FCC Commissioner: 5G and T-Mobile Merger With Sprint Key to Expanding Broadband Access

October 24, 2019

Brendan Carr, one of five FCC commissioners charged with overseeing and regulating the sprawling telecom industry, wants to ensure that the U.S. leads the worldwide transition to 5G technology.

Speaking to Cheddar from the Mobile World Congress in Los Angeles, Carr called 5G a "transformative technology" that will "address pain points in our lives."

5G wireless will, at full strength, be orders of magnitude faster than current LTE service. Verizon has said its own test speeds are already 30 to 50 times faster than the fastest current network speeds. That has the potential to change industries like gaming, entertainment, and healthcare among others.

Carr, a Trump appointee who previously served as FCC Chair Ajit Pai's top lieutenant, said the government needs to ensure that the 5G rollout doesn't exclude rural communities, many of which have been at a disadvantage in terms of broadband connectivity for years. He said he has visited rural areas in 33 states and has been working with local governments to pave the way for the infrastructure needed for 5G, so that not just large urban areas get the benefits. "The stakes are too high for that," he said.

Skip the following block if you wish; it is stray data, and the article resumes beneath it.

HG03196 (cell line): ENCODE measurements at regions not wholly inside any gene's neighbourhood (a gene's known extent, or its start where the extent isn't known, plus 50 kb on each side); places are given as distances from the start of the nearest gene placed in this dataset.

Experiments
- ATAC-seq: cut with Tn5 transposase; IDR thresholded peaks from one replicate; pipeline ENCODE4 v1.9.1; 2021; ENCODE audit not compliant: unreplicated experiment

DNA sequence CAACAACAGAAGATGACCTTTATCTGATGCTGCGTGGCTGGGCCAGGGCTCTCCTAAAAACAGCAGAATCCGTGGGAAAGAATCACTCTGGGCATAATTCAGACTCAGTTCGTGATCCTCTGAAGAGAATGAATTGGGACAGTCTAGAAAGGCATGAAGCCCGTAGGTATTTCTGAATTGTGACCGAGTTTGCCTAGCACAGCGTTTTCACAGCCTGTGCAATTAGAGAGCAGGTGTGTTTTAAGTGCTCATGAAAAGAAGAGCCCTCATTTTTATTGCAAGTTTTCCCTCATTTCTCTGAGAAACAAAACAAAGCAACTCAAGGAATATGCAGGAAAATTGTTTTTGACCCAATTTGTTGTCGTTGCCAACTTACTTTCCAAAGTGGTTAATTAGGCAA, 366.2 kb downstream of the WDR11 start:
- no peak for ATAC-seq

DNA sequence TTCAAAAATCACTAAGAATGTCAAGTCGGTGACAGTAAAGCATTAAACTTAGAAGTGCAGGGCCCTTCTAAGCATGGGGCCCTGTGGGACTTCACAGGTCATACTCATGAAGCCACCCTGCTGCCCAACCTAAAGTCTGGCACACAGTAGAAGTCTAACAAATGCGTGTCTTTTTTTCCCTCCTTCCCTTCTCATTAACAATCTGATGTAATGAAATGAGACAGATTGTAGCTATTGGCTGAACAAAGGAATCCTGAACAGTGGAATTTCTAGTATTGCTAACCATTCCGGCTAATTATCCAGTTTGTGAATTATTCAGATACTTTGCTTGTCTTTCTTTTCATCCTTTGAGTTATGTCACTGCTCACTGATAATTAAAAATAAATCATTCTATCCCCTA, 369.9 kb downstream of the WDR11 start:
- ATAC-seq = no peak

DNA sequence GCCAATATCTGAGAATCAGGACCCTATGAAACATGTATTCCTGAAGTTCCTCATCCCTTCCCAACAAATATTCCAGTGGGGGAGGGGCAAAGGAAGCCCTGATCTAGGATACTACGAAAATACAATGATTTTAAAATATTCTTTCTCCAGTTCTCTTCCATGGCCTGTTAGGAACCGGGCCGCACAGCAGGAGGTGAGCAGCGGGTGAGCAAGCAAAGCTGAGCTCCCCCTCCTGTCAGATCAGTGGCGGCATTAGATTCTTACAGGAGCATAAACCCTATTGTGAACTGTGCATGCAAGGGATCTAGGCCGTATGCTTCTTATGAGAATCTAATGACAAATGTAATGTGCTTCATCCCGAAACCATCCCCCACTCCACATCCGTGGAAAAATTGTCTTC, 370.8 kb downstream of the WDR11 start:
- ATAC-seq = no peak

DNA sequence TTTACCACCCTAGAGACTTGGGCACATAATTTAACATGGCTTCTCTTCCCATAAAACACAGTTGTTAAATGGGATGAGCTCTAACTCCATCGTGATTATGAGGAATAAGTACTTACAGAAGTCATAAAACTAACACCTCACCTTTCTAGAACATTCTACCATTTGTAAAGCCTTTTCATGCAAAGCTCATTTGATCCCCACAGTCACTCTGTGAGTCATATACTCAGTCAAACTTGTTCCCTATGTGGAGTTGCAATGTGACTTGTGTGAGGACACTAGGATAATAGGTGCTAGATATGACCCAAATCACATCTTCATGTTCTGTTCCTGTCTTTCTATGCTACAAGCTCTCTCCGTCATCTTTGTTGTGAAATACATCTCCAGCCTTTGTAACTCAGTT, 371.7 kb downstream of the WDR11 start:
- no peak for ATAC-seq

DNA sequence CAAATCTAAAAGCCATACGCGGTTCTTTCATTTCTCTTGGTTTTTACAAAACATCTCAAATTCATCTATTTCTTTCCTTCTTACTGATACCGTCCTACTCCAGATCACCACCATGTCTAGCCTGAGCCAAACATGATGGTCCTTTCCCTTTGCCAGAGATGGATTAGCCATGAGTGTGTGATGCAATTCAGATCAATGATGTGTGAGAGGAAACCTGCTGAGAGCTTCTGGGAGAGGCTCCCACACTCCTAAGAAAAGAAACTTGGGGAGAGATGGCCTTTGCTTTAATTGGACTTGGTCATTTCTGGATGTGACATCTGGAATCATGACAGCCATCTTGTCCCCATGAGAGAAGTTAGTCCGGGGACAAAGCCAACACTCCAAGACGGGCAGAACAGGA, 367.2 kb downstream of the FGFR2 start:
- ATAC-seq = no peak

Those benefits are expected to include everything from faster download and streaming speeds, to much lower latency, which itself is critical in the development of autonomous vehicles.

Carr recently voted to approve the merger of T-Mobile and Sprint, which he said was part and parcel of the agency's commitment to bringing high-speed internet to underserved areas. The new company will create a legitimate third player in what has been effectively a duopoly between AT&T and Verizon, he said. The new T-Mobile will be able to compete as a "second choice" for customers in rural communities who are already "loving that choice," according to Carr.

The $26.5 billion T-Mobile-Sprint merger still faces legal hurdles from a multistate lawsuit to block it on the grounds it will do the opposite of what Carr said and lead to higher prices. Several of the original plaintiffs have bowed out of that suit and now support the deal, with Colorado the latest state to offer its backing in exchange for a commitment to build out telecom infrastructure in the state's rural areas.

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